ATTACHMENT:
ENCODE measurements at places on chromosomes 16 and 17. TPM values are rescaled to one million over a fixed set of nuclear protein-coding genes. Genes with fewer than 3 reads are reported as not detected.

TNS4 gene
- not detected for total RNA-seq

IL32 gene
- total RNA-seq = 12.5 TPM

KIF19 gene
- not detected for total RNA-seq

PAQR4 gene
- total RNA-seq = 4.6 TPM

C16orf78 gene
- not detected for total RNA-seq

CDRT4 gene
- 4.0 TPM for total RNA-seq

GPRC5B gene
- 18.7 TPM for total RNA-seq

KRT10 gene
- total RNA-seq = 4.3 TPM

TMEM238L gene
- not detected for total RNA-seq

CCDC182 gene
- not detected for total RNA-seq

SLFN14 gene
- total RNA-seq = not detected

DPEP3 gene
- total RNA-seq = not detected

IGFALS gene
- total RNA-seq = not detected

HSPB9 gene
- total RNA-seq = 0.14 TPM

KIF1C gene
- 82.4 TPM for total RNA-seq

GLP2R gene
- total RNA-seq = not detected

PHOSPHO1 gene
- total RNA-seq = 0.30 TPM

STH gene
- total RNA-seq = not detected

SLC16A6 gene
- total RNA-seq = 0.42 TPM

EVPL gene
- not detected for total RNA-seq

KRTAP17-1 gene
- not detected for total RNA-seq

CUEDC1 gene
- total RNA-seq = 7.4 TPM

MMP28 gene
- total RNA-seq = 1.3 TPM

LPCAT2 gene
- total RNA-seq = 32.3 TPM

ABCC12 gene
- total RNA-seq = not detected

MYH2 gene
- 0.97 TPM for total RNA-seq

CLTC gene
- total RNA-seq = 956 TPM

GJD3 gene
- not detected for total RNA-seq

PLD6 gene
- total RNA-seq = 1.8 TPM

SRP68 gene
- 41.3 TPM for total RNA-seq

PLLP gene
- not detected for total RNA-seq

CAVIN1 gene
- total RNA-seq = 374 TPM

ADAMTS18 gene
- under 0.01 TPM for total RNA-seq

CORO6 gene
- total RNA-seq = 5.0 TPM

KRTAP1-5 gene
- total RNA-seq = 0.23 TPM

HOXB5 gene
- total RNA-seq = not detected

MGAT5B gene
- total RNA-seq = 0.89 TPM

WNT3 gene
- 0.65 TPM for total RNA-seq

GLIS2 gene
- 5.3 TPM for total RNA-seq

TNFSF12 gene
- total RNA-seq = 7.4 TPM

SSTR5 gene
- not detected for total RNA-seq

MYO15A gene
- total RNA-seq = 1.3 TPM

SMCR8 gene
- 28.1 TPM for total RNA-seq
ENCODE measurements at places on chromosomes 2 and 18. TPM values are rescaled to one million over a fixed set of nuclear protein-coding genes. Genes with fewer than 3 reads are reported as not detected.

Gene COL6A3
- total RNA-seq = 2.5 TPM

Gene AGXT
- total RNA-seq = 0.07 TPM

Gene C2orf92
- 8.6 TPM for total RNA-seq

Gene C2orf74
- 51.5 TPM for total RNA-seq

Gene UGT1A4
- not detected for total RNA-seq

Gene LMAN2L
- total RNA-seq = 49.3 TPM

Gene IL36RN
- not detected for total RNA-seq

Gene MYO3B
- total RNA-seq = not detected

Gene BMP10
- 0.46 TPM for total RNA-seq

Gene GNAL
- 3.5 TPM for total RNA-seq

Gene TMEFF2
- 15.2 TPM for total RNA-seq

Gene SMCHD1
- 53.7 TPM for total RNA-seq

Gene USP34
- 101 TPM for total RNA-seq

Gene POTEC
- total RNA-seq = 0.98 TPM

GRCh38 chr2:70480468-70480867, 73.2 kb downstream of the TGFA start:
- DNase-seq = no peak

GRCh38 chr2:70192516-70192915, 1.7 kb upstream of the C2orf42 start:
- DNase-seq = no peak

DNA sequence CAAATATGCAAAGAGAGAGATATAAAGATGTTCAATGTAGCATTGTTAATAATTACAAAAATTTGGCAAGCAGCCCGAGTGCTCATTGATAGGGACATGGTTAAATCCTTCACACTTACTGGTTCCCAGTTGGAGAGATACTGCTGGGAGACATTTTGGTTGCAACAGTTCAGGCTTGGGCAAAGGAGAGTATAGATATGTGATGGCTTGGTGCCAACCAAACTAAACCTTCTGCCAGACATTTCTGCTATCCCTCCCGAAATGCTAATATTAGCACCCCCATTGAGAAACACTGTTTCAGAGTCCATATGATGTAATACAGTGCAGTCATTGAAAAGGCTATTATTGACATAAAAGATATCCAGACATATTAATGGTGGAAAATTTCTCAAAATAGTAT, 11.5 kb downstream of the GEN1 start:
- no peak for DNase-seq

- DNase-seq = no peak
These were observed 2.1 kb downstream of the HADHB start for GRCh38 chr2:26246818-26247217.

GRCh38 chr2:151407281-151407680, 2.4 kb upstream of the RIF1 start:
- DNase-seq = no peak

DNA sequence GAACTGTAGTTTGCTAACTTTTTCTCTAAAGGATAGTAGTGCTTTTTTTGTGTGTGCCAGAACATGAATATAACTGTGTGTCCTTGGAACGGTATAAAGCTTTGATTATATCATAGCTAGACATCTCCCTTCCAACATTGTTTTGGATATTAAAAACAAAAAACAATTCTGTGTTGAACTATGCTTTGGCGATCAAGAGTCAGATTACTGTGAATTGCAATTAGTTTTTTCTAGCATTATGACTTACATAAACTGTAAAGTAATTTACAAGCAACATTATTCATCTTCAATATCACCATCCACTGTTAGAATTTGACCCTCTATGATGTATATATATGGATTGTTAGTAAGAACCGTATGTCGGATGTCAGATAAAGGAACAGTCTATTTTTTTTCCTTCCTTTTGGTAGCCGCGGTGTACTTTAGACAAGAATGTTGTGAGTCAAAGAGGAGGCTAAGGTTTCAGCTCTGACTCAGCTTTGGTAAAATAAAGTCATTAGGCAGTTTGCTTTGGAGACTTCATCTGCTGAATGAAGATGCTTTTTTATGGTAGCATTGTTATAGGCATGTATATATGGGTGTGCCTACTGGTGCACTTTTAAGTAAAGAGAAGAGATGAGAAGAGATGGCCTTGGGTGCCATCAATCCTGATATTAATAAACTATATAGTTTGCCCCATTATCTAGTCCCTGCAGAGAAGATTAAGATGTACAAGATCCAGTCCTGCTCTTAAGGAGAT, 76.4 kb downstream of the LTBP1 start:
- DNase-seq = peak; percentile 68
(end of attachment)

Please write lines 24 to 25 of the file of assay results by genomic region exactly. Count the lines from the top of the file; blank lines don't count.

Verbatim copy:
DPEP3 gene
- total RNA-seq = not detected